Radioiodine Inpatient Information


The thyroid glands are located in the neck of the cat are responsible for producing thyroid hormone. An excess of thyroid hormone production causes hyperthyroidism. The thyroid glands trap Iodine from the blood stream and concentrate it within the gland. When a cat is given radioactive iodine-131 the dose is concentrated in the thyroid gland. The radiation then destroys the overactive thyroid gland but doesn’t cause damage to other parts of the body.

Cats receive a single dose of radioactive iodine by either subcutaneous injection or by a capsule given by mouth. This single treatment will cure 95-98% of cats. It will take about a month for thyroid levels to return to normal in most cats. A small number of cats will remain hyperthyroid after treatment, if this is the case your cat will need to have either a second treatment or to use other medical or surgical methods of treatment. A small number of cats will have very low levels of thyroid function after treatment (hypothyroidism) that may require lifelong supplementation with thyroid hormone.

Side effects from radioactive iodine therapy are very rare, 1.5% cats will have temporary difficulty in swallowing or a change in voice.

Compared to people cats receive quite a low dose of radioactive iodine-131 for the treatment of hyperthyroidism. This is because they are much smaller than people and have smaller thyroid glands. Even though your cat will still be mildly radioactive when it goes home, following our guide will ensure that any radiation exposure at home is well within the safe levels determined by the government.

The risk of radiation exposure comes both from the cat directly and also from any bodily fluids or wastes such as urine, saliva, faeces and vomit.

To help protect yourself and other in the house from radiation exposure you should follow some simple rules for the first 2 weeks:

  • Limit the time spent with your cat
  • Maximise the distance between yourself and your cat – radiation levels drop very quickly as distance increases (by the inverse square law)

Children and unborn babies are more sensitive to radiation, so children and pregnant women should not be responsible for caring for a treated cat for at least 21 days after the date of treatment; this is usually 14 days after your cat goes home.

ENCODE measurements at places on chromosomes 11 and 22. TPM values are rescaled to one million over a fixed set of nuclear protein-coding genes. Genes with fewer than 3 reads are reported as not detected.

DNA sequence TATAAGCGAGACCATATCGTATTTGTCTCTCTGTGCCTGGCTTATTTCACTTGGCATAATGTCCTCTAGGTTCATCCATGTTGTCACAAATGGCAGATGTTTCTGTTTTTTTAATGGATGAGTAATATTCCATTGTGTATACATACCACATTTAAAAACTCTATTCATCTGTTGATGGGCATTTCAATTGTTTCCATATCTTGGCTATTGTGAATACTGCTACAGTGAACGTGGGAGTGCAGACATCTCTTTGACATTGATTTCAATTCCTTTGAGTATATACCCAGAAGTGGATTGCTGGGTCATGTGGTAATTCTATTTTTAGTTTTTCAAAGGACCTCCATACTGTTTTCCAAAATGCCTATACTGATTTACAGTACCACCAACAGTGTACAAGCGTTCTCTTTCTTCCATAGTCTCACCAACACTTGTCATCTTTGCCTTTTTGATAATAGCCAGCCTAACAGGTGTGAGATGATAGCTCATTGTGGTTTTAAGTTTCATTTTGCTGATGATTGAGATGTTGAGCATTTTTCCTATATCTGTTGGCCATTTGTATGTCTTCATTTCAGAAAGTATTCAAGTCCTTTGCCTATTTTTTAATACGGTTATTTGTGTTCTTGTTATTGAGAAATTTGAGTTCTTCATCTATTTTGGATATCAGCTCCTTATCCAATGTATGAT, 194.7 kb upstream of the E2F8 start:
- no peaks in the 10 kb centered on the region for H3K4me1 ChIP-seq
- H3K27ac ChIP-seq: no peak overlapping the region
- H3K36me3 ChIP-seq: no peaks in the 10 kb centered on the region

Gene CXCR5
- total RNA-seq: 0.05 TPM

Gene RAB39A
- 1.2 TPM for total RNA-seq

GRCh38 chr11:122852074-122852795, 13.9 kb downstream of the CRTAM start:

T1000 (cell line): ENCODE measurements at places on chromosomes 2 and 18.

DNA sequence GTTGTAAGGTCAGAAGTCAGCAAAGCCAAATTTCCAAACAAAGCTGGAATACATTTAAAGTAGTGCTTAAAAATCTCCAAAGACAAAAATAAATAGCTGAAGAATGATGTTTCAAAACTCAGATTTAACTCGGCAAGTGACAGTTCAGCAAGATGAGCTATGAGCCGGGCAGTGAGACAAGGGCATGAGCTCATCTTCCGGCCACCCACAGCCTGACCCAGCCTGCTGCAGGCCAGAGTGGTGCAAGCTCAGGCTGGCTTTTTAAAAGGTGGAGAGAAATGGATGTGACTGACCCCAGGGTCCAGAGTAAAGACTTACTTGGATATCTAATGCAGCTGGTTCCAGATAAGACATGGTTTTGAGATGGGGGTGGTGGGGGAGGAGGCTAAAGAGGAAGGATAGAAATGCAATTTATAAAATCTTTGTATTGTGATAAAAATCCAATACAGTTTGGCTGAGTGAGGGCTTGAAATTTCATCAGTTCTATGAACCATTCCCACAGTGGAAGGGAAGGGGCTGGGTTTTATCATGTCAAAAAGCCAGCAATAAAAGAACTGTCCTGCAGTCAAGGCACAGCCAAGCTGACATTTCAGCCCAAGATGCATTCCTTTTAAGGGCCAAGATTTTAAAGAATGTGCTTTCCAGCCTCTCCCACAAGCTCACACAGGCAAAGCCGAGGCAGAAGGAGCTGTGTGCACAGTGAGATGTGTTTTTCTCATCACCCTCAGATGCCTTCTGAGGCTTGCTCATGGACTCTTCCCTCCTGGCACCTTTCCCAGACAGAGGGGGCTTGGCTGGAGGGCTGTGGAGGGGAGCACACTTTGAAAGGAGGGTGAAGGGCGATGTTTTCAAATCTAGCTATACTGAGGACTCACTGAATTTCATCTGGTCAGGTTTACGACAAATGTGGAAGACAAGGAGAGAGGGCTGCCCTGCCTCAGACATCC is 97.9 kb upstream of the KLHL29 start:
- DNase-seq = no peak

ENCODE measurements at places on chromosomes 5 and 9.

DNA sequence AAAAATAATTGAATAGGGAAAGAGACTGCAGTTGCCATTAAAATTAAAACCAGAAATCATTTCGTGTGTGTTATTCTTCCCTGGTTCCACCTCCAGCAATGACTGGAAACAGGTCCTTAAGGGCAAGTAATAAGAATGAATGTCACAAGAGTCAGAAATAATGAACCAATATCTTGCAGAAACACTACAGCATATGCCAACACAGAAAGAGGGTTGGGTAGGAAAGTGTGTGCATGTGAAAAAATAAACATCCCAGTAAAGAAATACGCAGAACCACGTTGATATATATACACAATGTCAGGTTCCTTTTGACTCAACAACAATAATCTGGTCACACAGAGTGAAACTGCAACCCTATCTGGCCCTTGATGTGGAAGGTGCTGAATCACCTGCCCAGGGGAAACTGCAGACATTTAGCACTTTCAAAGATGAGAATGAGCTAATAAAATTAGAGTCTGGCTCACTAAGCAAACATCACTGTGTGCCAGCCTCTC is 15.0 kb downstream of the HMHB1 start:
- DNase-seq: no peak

WHAT DO I HAVE TO DO AT HOME? For Days 8-21 After Treatment

  • Your cat is allowed inside and outside and does not need to be continuously confined.
  • Your cat must not sleep in the same room as you for this period. Your cat should be a minimum of 1 metre from a bed, remember that radiation can travel through walls.
  • You must limit close contact with your cat to 30 minutes per day for each person.
  • The cat litter tray should be cleaned with a scoop once daily using disposable gloves. Litter may be discarded with the household waste.
  • Wash your hands after contact with your cat.

From 22 days after treatment you may treat your cat as normal, as the levels of radiation will have fallen to very low levels.

• My circumstances have changed and I can't follow the guidelines any more

Contact the Radiation Safety Officer at Creek Road Cat Clinic and we will develop a suitable plan. It may be necessary to admit your cat to hospital.

• My cat is unwell and needs to see a vet within 21 days of treatment

If possible see a vet at the Creek Road Cat Clinic, the clinic has a 24 hour emergency service. If this is not possible advise your vet that your cat has been treated with radioactive iodine-131, the dose and the date the treatment was given. Advise your vet to contact the Radiation Safety Officer at Creek Road Cat Clinic if they require advice on the safe handling of your cat.

• My cat urinates, defecates or vomits outside its litter tray

Use disposable gloves and paper towels to clean up the mess. Be very careful not to step in the mess. Flush any paper towels down the toilet and place the disposable gloves in a bag and place in the outside rubbish bin. Wash your hands thoroughly with soap and warm running water for at least 5 minutes. Contact the Radiation Safety Officer at Creek Road Cat Clinic.

• My cat scratches or bites me

Clean the wound under running water for at least 5 minutes. If the wound is bad seek medical attention and advise the medical staff that you have been bitten or scratched by a cat that has had radioactive Iodine-131 treatment. While there will be some radioactivity transferred in saliva from a bite it will be a very small amount. Please contact the Radiation Safety Officer at Creek Road Cat Clinic

• I spill urine, faeces or vomit on my skin or clothes

You should remove any items of clothing that are contaminated and place them in a plastic bag. Wash any areas of skin that have been contaminated with soap and warm running water for at least 5 minutes. Clothes should be washed promptly. Contact the Radiation Safety Officer at Creek Road Cat Clinic for further instructions.

• Please arrange an appointment with your regular vet for a physical examination, weight check and blood test for thyroid and kidney function 4-6 weeks after treatment.

Please do not hesitate to call the clinic if you have any questions or concerns.

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